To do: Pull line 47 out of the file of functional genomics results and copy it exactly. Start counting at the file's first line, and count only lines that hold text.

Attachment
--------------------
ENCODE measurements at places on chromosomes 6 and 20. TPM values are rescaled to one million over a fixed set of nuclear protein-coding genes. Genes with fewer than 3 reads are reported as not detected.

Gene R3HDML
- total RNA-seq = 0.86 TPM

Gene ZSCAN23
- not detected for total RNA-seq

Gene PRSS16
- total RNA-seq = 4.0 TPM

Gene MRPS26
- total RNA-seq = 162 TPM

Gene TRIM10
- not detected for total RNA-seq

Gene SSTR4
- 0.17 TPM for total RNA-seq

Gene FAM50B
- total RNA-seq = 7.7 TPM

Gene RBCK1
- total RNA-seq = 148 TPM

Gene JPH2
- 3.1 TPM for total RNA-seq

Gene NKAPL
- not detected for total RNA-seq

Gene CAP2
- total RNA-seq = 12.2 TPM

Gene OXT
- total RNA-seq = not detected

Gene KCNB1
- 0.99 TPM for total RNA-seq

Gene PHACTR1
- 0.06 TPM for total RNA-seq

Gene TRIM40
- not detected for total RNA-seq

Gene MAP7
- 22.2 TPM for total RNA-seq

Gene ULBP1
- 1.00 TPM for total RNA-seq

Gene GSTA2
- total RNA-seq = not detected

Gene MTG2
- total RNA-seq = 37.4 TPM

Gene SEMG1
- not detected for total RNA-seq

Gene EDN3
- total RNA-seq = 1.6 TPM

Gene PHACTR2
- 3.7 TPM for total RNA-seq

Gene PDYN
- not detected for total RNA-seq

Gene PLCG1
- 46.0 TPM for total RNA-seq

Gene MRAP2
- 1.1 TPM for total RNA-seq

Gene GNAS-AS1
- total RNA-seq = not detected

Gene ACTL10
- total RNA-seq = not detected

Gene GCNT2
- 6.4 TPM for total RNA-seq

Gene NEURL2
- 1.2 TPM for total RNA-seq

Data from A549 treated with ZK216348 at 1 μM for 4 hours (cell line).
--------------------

- not detected for total RNA-seq